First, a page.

Contrary to Popular Belief, We Don’t Bite: Demystifying the Agent

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This article was contributed by YPG member Anthony Mattero. If you are a YPG member and would like to contribute articles on publishing-related topics for our site, please contact Tara Powers at

Ari Gold, Jerry Maguire, Stevie Grant—over and over, pop culture has conditioned the general population to run for the hills and hide when an agent calls. The need for high drama in TV and movies—drama that doesn’t involve crooked cops, unfaithful politicians, or emotionally damaged doctors—has caused the stereotype of the cutthroat agent to go too far. In fact, some great projects in the publishing business don’t get off the ground simply because editors are afraid of working with agents to get what they want out of an author—saying “no” may just feel easier. As a young agent addressing junior-level editors in the book business, I’m making it my personal mission to debunk the more persistent agent myths, assuage some concerns, and ensure editors out there of one thing: agents are people too, and we love books as much as you do! We also want a great book and want to do our best to help a project get there.

Now that we’ve cleared that up, here are a few key facts to remember about agents.

1. We’re Bloodhounds, Not Pit Bulls

When you’re an agent, particularly a young agent, you’re dying to make every sale you can and represent a hit. When you’re an editor, especially a young editor, you’re dying to acquire a fresh voice and edit a hit—yet all too often these goals run parallel to each other without intersecting. The way to balance this equation seems simple, yet doesn’t happen nearly as often as it should: Let’s work together! Instead of looking at agents as those snappy pit bulls that refuse to play nice on deal points, look at us as willful bloodhounds dying for a new scent to track. If there’s an idea, an author, or an unexplored subject that truly interests you as an editor, one that you think would work in the marketplace, call an agent and say, “Hey—go fetch!” One thing agents like almost as much as earning commissions is hunting down potential clients who haven’t thought about their publishing opportunities and holding their hands throughout the process. To do this with the knowledge that an editor may already be interested in the project makes it all the more fun.

2. We’re Reasonable

I can’t tell you how many times I’ve pitched projects and received passes that sounded something like this: “We all really loved this proposal, the writing is great, and the idea is fresh, but I don’t think we can pay what the author is looking for and thus must pass.” Now, while many A-list celebrities and writers with massive built-in audiences may have a hard number in their heads as to what level of advance they’re going to accept, such demands are much more the exception than the rule. For the most part (even with some of the bigger celebrity-driven books I’ve worked on), authors are trying to sell a book because they want to be published, not because they need a quick buck. There are many creative ways to ensure authors are compensated justly for their work and time and that publishers aren’t taking on too much of a financial risk. Plenty of book deals have incorporated bonuses tied to sales, bestseller status, or certain publicity bookings coming through, among many other creative deal points. Such outside-the-box ideas allow publishers to sleep soundly knowing they aren’t overpaying and allow authors to know the better their work is, the more money they could potentially make. It’s a win-win situation, and no one is missing out on potentially great books because the publisher wasn’t sure an author would accept less than six figures. If you like a project enough to want to make an offer on it, be honest with us about the parameters and let the agents do the job of getting the deals/clients in order.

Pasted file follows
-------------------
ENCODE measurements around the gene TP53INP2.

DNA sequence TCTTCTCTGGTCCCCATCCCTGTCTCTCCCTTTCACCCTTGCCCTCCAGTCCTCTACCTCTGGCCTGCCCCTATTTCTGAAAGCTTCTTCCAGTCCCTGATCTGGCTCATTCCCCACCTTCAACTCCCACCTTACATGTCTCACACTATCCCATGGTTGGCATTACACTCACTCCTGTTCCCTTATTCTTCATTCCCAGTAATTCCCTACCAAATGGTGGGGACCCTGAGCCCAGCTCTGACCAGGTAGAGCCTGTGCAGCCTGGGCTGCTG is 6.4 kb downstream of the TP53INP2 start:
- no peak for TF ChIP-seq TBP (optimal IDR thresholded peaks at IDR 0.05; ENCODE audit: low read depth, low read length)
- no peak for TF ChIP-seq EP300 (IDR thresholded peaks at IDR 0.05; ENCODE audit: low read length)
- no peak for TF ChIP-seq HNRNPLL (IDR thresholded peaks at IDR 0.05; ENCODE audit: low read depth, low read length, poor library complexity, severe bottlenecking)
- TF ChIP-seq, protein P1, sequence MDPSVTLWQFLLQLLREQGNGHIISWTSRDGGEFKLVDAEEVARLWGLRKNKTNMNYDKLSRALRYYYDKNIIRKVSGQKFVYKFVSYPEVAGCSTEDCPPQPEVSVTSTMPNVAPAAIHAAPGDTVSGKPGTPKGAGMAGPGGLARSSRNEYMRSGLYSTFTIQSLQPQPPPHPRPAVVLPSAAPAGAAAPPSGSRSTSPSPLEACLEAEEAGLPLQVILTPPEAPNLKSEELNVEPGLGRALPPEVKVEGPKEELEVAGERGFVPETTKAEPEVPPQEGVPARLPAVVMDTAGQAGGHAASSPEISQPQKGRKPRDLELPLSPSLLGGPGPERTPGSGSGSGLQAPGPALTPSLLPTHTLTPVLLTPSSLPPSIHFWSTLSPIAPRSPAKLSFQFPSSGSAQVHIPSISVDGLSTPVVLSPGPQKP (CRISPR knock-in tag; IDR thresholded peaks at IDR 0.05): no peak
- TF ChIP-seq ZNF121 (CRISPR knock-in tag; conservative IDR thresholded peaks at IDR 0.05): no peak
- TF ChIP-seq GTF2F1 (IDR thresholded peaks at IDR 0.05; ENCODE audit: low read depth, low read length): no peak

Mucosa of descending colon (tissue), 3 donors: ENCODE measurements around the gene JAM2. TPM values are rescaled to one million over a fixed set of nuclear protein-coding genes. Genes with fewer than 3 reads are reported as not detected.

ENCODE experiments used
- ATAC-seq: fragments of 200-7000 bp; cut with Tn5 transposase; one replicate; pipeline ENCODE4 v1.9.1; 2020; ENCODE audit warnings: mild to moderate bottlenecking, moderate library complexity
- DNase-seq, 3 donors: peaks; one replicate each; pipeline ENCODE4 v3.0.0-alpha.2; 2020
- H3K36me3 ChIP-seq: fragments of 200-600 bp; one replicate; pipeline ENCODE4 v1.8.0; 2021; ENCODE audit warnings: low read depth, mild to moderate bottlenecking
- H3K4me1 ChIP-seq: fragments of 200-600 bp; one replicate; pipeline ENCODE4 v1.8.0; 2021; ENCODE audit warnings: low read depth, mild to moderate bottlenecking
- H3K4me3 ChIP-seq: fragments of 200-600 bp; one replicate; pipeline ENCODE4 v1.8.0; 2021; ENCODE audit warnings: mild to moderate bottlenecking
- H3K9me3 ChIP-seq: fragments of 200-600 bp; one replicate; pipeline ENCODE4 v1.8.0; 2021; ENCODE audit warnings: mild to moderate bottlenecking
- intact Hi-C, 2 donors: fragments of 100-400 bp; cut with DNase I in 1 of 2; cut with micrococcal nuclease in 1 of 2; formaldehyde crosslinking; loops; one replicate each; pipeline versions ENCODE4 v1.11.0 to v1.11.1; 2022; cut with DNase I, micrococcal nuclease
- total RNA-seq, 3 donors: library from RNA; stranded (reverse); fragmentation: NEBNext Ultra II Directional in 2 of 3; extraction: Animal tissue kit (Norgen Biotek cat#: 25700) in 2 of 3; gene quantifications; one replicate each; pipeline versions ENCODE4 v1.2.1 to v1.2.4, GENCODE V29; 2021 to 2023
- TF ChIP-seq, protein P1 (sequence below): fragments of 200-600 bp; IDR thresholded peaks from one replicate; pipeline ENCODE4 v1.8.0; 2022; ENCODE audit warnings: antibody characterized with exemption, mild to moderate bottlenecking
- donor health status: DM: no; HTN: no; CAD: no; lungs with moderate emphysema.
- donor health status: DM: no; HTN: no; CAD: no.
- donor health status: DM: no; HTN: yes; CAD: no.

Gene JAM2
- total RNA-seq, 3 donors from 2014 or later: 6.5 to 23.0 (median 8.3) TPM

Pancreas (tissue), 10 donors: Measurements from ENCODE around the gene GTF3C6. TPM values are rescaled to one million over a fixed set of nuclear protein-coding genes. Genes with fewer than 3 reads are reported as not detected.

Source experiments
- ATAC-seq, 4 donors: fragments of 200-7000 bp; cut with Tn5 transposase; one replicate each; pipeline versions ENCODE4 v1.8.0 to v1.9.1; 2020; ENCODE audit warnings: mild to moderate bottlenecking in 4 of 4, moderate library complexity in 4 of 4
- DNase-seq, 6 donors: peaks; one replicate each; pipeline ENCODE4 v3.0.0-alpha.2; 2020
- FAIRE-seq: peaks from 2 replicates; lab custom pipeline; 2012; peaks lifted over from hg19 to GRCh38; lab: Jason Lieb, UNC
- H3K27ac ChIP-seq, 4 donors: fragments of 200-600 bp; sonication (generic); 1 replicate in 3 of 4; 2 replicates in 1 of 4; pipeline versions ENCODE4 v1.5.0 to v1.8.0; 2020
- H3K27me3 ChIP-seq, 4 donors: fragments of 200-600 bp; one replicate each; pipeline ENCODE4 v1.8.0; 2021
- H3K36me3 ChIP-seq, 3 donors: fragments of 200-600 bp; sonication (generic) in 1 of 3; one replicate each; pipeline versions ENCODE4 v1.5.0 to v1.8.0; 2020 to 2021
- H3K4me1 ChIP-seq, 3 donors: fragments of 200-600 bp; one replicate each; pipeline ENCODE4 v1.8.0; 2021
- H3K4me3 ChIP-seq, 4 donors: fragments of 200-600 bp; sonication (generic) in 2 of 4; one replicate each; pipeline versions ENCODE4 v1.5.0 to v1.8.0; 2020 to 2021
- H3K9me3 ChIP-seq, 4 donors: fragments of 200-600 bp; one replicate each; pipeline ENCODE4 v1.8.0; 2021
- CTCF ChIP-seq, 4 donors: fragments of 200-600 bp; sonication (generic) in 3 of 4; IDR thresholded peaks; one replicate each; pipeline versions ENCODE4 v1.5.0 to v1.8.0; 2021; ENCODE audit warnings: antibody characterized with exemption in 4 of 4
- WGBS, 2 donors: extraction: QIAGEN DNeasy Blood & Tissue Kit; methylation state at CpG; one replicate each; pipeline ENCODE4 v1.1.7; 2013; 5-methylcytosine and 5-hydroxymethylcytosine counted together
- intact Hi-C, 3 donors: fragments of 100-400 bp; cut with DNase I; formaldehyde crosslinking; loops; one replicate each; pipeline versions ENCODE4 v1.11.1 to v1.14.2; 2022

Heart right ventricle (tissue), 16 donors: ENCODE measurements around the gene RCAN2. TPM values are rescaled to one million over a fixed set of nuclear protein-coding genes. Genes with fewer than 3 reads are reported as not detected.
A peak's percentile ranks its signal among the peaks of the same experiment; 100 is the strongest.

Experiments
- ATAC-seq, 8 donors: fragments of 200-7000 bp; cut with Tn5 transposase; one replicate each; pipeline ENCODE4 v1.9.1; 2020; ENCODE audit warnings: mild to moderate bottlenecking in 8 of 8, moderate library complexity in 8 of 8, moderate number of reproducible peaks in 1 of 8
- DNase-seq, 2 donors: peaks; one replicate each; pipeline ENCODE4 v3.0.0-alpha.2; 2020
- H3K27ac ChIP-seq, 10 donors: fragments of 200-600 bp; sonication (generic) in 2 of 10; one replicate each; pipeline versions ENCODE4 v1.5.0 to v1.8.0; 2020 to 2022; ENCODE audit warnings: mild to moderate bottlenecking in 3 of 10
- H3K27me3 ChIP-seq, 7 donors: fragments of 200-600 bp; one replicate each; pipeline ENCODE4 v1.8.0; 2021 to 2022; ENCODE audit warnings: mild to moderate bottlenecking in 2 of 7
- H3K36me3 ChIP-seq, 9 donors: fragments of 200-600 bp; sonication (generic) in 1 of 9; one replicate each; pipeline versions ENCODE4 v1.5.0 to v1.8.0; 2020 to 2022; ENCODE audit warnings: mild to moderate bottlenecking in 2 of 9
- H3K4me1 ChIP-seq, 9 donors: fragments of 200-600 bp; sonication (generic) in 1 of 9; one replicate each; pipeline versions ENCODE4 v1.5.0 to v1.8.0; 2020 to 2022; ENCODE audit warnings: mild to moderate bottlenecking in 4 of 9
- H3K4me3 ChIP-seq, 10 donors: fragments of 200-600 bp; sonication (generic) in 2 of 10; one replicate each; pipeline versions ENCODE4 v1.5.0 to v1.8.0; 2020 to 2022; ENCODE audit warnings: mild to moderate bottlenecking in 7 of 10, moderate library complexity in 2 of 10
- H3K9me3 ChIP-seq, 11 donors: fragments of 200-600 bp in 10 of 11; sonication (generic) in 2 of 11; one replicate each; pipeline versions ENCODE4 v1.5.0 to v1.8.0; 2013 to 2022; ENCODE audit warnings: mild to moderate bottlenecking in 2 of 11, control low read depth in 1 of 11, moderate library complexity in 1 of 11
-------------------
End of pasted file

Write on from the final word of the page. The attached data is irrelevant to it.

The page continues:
3. We’re Hungry

When I lived and worked in LA, taking business lunches was much easier, and that’s due to one thing and one thing only—the agent always pays in Hollywood. As an agent, it’s easier to be proactive about getting meetings on books if it doesn’t seem like you’re asking someone to buy you a lunch or take you out for drinks. There are plenty of great editors always looking to take agents out and I’m thankful for them, but there are many more I’d love to meet who, for whatever reason, have no idea that I want to sit down with them. The answer to this conundrum lies in agents’ balancing lunches with new editors and being sure to attend networking events through websites like YPG’s. Especially for younger agents and editors, neutrally meeting someone at a book to film event or a BEA happy hour will lead to longer-lasting and more lucrative relationships down the line.

Anthony Mattero is an agent with Vigliano Associates. His areas of interest include narrative non-fiction, memoir, pop culture, sports, and humor. You can follow him on Twitter (@ajmattero) or email him at

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